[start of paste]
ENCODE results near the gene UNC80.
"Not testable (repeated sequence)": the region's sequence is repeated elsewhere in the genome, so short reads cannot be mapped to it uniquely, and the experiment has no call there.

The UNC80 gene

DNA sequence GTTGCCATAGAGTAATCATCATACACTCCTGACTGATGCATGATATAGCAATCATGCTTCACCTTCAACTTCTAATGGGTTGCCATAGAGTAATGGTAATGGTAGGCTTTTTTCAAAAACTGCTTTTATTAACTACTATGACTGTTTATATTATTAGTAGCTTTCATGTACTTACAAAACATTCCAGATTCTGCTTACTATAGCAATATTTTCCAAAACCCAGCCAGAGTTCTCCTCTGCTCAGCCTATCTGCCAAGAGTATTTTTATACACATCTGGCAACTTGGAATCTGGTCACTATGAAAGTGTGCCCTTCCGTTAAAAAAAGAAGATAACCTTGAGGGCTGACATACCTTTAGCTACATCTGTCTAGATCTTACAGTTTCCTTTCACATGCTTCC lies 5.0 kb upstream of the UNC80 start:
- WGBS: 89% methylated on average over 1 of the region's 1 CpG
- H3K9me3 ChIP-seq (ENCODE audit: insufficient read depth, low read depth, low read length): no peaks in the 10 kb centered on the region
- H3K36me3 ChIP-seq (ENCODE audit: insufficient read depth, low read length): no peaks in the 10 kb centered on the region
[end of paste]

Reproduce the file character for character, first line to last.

ENCODE results near the gene UNC80.
"Not testable (repeated sequence)": the region's sequence is repeated elsewhere in the genome, so short reads cannot be mapped to it uniquely, and the experiment has no call there.

The UNC80 gene

DNA sequence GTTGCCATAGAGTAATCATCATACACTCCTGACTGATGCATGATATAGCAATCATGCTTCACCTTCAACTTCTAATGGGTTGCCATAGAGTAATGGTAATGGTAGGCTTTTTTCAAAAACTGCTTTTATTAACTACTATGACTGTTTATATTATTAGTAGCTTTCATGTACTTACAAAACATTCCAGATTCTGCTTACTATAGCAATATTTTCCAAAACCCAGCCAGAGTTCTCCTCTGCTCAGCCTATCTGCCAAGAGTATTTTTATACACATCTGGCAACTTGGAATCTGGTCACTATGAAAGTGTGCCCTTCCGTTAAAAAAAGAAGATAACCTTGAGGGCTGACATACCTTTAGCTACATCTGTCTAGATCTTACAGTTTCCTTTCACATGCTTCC lies 5.0 kb upstream of the UNC80 start:
- WGBS: 89% methylated on average over 1 of the region's 1 CpG
- H3K9me3 ChIP-seq (ENCODE audit: insufficient read depth, low read depth, low read length): no peaks in the 10 kb centered on the region
- H3K36me3 ChIP-seq (ENCODE audit: insufficient read depth, low read length): no peaks in the 10 kb centered on the region